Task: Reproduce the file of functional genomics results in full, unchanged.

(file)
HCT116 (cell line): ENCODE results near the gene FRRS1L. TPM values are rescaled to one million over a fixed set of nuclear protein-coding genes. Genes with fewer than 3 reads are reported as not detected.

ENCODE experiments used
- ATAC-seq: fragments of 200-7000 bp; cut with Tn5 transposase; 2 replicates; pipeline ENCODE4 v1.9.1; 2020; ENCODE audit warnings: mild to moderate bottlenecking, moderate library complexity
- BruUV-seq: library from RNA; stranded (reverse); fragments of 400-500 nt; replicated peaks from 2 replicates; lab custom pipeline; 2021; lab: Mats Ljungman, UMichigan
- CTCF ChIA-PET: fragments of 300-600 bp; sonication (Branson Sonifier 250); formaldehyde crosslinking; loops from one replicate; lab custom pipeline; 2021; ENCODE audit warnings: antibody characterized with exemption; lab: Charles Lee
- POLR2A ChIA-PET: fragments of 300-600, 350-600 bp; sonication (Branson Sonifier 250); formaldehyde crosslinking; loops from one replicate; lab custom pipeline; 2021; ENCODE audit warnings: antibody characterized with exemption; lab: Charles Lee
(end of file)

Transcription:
HCT116 (cell line): ENCODE results near the gene FRRS1L. TPM values are rescaled to one million over a fixed set of nuclear protein-coding genes. Genes with fewer than 3 reads are reported as not detected.

ENCODE experiments used
- ATAC-seq: fragments of 200-7000 bp; cut with Tn5 transposase; 2 replicates; pipeline ENCODE4 v1.9.1; 2020; ENCODE audit warnings: mild to moderate bottlenecking, moderate library complexity
- BruUV-seq: library from RNA; stranded (reverse); fragments of 400-500 nt; replicated peaks from 2 replicates; lab custom pipeline; 2021; lab: Mats Ljungman, UMichigan
- CTCF ChIA-PET: fragments of 300-600 bp; sonication (Branson Sonifier 250); formaldehyde crosslinking; loops from one replicate; lab custom pipeline; 2021; ENCODE audit warnings: antibody characterized with exemption; lab: Charles Lee
- POLR2A ChIA-PET: fragments of 300-600, 350-600 bp; sonication (Branson Sonifier 250); formaldehyde crosslinking; loops from one replicate; lab custom pipeline; 2021; ENCODE audit warnings: antibody characterized with exemption; lab: Charles Lee